Tuesday, July 30, 2013

Allergies and swimming. Doctor recommended.

I have asked my girlfriend Sharon to write this months blog post.  Her son is highly allergic to nuts.
I used to have a bad attitude about people with allergies and thought, "tough luck for them!"  However, as I became educated about the risks these people live with every day, not by choice, my perspective and understanding changed.  Simply being in a room with a bowl full of almonds would require Sharon to go home
and shower before picking her son up from school.  I was shocked but it also opened my eyes to the trouble and pain you have to go through to keep your kids safe.

Recently a 13 year old girl died in Sacramento after accidentally biting into a rice crispy treat made with nuts.  Her father, a physician, gave her benadryl and 3 epipen injections to no avail.

I for one want to learn more about how we can keep all children safe.  And if that means being careful in our home and at the grocery store, considering what little johnny needs to be safe, then I will show my children how to think of others when choosing food.  I thank the parents of these children who tirelessly educate the public, friends and schools.

Luckily, swimming is a very safe place for these kids and we embrace them:)

Hi Whale Wisdom readers!

I’m so glad that Liesl invited me to write a guest blog post for Whale Wisdom readers. I have known Liesl for years and know that she’s passionate about swimming and teaching. Liesl knows that I’m passionate about food allergies because both of my sons have food allergies. One time, as we were chatting, we realized that our passions overlap!

Food allergies affect 1 in 13 children, nearly 6 million in the United States. It is an epidemic with no known cause and no known cure. For some people, a single bite of a food allergen, or even an insect sting, can cause anaphylaxis, a severe life-threatening type of allergic reaction that requires the use of an epinephrine auto-injector. People with food allergies often have asthma and eczema as well.

So how do swimming and food allergies overlap, you might ask? Well, very simply, swimming pools are usually a safe and clean allergen free area for people with food allergies. Swimming is a great form of exercise that improves one’s asthma health. The water adds moisture to dry skin and the chlorine also helps to control skin infections that can be caused by excessive scratching due to eczema. Swimming is great for my boys but always consult with your family’s doctor for specific advice about your loved ones’ medical concerns.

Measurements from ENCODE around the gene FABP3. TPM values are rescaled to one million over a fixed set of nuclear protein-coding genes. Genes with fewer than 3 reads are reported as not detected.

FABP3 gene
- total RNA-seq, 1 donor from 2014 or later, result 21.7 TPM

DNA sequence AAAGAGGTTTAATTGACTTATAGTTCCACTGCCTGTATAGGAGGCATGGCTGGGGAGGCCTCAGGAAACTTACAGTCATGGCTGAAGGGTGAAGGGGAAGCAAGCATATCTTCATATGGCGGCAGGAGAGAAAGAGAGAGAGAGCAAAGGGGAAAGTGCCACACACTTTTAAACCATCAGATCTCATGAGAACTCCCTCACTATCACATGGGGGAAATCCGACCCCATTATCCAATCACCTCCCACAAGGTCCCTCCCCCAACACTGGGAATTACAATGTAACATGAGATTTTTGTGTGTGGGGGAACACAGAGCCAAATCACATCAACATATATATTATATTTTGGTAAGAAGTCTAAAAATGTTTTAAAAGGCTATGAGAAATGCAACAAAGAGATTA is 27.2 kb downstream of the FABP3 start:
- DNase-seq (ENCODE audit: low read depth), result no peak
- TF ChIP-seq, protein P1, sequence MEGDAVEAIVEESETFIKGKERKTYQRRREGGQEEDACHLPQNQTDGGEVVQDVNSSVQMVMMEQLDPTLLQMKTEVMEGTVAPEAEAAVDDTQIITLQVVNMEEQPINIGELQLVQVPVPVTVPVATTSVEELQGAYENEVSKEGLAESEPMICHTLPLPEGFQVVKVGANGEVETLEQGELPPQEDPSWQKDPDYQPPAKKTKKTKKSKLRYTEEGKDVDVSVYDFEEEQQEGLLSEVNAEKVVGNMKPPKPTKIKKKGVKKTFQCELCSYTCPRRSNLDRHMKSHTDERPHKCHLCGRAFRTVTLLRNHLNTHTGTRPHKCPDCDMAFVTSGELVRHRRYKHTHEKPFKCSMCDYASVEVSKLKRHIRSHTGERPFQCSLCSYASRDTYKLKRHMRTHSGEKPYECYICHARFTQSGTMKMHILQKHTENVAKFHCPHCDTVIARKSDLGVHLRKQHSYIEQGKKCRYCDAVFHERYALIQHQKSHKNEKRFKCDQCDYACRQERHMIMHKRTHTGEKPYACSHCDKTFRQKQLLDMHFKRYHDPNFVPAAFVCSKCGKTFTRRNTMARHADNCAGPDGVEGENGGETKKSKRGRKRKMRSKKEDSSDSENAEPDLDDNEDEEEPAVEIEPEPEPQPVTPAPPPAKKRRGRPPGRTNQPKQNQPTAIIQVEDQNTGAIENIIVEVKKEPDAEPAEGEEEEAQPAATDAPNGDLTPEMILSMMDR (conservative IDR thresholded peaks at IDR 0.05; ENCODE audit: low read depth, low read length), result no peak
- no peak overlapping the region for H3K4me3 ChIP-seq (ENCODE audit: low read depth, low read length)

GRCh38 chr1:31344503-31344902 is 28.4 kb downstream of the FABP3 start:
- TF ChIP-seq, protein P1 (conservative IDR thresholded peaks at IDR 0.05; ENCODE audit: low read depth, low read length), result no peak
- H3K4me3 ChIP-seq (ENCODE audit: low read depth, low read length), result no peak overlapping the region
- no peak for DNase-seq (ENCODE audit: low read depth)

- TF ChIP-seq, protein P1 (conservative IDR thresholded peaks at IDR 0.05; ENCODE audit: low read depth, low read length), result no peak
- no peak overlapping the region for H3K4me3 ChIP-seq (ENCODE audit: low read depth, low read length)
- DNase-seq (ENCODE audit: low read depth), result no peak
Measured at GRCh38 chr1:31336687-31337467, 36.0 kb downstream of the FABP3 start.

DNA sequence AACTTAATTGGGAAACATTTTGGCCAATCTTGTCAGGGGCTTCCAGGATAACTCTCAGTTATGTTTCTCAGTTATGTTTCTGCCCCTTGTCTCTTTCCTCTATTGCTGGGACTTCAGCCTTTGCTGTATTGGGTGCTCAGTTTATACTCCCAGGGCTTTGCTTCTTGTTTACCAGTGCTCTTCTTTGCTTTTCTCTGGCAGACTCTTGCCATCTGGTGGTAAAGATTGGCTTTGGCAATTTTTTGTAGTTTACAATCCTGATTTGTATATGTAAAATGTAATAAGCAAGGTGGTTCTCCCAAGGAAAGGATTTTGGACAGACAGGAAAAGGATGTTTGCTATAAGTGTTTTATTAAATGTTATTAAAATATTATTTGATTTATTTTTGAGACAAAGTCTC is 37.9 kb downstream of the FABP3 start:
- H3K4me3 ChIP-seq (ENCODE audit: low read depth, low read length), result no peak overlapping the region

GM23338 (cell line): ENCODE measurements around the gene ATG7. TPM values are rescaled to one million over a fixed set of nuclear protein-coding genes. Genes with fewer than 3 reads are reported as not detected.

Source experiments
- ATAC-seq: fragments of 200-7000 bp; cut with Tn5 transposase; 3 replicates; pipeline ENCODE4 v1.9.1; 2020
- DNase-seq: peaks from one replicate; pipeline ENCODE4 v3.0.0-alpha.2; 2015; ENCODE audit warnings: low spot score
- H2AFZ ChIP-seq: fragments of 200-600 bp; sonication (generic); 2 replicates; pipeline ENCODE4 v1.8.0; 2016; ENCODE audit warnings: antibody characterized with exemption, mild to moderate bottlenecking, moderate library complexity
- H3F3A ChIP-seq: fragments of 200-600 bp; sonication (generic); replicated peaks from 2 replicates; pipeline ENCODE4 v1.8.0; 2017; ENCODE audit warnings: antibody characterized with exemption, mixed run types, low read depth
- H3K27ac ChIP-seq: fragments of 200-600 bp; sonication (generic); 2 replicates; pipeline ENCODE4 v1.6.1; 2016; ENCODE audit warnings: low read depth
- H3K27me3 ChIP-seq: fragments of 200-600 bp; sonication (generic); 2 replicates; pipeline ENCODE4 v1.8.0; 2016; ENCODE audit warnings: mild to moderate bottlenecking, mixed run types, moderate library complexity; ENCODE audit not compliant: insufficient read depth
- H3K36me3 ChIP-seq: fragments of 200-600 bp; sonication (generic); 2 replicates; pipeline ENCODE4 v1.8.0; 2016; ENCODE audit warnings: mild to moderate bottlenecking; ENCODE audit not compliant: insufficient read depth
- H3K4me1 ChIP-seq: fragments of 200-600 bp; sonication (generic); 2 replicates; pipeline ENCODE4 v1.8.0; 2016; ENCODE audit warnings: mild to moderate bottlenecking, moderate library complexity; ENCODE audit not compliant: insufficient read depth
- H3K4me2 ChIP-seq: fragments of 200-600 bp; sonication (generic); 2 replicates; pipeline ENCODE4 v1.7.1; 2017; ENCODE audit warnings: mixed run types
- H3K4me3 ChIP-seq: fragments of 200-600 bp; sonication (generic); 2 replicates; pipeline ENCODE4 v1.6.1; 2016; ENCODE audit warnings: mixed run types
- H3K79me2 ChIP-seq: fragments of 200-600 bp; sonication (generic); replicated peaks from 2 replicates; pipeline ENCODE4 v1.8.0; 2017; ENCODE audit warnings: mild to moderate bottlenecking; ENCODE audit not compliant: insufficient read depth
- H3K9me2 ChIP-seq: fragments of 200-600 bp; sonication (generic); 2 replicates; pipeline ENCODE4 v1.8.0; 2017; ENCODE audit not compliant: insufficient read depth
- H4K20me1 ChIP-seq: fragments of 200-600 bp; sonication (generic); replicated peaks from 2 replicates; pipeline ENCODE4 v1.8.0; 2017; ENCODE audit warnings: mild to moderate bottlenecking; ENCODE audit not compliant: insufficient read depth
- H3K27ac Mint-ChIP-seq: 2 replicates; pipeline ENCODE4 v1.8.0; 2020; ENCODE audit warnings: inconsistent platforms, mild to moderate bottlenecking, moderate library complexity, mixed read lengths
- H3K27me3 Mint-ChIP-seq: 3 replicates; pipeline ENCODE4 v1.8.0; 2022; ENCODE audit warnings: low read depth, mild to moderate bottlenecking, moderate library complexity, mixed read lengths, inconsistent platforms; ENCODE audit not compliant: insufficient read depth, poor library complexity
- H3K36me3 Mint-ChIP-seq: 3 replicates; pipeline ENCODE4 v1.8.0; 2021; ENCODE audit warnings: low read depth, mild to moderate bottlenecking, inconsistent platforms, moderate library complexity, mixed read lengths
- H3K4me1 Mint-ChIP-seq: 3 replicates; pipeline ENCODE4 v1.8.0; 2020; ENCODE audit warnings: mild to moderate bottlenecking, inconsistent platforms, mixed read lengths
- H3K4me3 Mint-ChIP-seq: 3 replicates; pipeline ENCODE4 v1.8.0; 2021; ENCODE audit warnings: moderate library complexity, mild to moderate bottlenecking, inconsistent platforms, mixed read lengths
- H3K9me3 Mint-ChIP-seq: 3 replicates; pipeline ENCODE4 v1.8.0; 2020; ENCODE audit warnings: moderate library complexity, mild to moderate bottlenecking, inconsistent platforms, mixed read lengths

You can help those living with food allergies have a safe swimming experience by keeping food and drinks away from the pool area and by always washing hands after eating or snacking to prevent cross-contact. If you know someone with food allergies, ask them what you can do to keep them safe and what are their food allergies. You can learn when and how to use an epinephrine auto-injector, such as an Epi-pen. They will appreciate your kind concern.

I would like to invite everyone to Food Allergy Research Education (FARE) 5K Walk/Run for Food Allergies in Memory of BJ Hom on October 12, 2013, from 9 am to 1 pm, at Lake Cunningham Park in San Jose. The 5K walk/run is a family friendly event with live entertainment and activities for the entire family. BJ Hom tragically died as a result of his food allergy to peanuts shortly after his high school graduation during a family vacation to Mexico to celebrate his 18th birthday.

Thank you for reading and many thanks to LPB for their support of food allergies! Happy swimming!

For more information:


Sharon is a Bay Area native and worked as an elementary school teacher for many years until she and her husband started a family and have two sons. In addition to being a stay at home mom, Sharon does volunteer work for her children's schools as well as for FARE and other organizations.

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